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Grid Growth
07/14/15 1:30pm

723 Main St., Downtown Houston

TABC Sign Posted at 723 Main St., Downtown HoustonWith a TABC notice taped to the window, a Sugar Land bar named Club Blaunsch has declared dibs on this space at the northeast corner of Main and Rusk streets Downtown, in the former site of the Reserve Lounge. The storefront at 723 Main St. in the ground floor of the Houston Bar Building had been eyed last year by Springbok — before the South African restaurant changed its plans and moved in 2 doors north on Main to the Capitol Lofts building instead. Club Blaunsch is currently located in the second story of a strip center next to the Target across I-69 from Sugar Land Town Center.

Photos: Swamplot inbox

Club Blaunsch
07/14/15 8:30am

Skywalk Moving on Corner of Woodway and South Post Oak Blvd., Galleria, Houston

Photo of skywalk traffic at the corner of Woodway and S. Post Oak: Swamplot inbox

Headlines
07/13/15 4:15pm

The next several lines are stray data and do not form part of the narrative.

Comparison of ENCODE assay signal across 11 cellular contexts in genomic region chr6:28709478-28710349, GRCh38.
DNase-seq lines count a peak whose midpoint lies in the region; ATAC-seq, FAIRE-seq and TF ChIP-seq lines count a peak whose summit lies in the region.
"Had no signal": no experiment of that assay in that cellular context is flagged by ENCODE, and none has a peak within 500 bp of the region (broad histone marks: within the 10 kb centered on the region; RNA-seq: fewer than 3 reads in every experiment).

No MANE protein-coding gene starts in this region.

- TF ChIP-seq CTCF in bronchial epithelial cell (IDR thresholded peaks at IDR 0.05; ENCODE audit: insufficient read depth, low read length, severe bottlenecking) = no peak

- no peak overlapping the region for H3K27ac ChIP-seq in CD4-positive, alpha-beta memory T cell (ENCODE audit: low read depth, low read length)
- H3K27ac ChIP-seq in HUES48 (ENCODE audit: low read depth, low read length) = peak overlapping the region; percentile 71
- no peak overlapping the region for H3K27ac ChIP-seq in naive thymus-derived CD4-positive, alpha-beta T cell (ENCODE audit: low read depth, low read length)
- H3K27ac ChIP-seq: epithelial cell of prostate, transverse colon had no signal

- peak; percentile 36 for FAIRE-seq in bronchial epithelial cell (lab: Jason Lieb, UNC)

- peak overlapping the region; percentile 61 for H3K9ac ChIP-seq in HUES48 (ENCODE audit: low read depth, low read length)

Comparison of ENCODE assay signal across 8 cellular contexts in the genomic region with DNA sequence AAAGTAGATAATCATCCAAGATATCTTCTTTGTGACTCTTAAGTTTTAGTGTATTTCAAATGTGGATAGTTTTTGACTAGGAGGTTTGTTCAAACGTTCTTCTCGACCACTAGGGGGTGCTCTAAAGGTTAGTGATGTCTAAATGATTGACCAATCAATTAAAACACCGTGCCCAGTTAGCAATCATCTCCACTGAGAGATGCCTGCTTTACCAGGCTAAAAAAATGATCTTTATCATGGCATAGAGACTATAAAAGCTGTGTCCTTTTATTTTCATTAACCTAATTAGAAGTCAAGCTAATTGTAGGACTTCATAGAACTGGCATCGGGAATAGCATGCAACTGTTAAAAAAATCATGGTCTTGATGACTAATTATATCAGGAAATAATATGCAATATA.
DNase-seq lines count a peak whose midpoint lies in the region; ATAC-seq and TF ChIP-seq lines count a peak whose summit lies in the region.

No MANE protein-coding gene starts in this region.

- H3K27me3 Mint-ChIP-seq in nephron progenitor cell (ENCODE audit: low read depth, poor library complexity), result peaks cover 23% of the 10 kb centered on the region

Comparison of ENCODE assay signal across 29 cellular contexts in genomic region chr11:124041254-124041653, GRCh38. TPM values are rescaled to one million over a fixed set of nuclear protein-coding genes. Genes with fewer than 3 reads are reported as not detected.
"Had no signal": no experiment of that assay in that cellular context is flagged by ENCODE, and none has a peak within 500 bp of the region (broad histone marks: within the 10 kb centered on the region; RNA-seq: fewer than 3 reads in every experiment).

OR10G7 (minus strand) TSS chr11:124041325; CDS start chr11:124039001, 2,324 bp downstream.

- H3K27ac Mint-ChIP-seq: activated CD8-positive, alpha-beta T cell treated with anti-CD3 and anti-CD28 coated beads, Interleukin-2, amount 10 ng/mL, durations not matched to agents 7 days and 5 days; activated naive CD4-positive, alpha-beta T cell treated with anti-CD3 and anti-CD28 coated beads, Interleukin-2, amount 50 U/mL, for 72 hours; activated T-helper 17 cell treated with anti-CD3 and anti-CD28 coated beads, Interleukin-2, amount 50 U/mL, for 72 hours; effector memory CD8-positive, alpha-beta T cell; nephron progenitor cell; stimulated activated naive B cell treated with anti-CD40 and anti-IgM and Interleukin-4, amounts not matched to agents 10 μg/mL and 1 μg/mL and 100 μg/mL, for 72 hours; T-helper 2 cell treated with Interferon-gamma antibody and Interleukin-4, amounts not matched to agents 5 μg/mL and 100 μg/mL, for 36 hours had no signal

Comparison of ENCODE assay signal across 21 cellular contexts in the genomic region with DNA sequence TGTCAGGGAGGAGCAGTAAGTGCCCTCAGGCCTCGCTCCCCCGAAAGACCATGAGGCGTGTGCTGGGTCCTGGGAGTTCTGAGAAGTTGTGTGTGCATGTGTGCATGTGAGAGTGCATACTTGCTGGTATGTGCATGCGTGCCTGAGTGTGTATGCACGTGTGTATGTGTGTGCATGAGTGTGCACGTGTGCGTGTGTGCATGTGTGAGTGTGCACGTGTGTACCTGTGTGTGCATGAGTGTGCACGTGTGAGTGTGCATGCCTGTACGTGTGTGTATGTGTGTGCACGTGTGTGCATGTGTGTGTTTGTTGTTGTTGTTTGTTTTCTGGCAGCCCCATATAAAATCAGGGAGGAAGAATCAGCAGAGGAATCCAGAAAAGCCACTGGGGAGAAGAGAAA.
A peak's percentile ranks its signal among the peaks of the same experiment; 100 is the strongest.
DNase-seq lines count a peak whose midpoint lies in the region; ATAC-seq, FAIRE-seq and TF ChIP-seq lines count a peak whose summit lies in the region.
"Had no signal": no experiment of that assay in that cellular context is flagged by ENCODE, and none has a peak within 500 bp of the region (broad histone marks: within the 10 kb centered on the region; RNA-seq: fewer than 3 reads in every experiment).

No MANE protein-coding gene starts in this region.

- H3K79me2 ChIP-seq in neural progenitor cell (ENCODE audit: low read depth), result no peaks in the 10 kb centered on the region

COMMENT OF THE DAY: THE ONLY 5 HOUSTON NEIGHBORHOODS YOU MEET ON TV NEWS Houston Neighborhoods on TV“It’s a balancing act. If they get too specific (address! intersection!) the newscasters know that the overwhelming majority of the metro which has no relation to that spot will tune out. If they are too vague (somewhere in the solar system!), once again they run the risk that the audience will feel no connection to the dateline location of the story and will also tune out. But there’s that sweet spot (southwest Houston!) where a large wedge of the viewing audience will think ‘I live/work/school sometimes in what I think of as southwest Houston’ and sit up and pay attention. Gotcha, TV viewers!” [slugline, commenting on What If Local Reporters Could Keep Their Houston Neighborhoods Straight?] Illustration: Lulu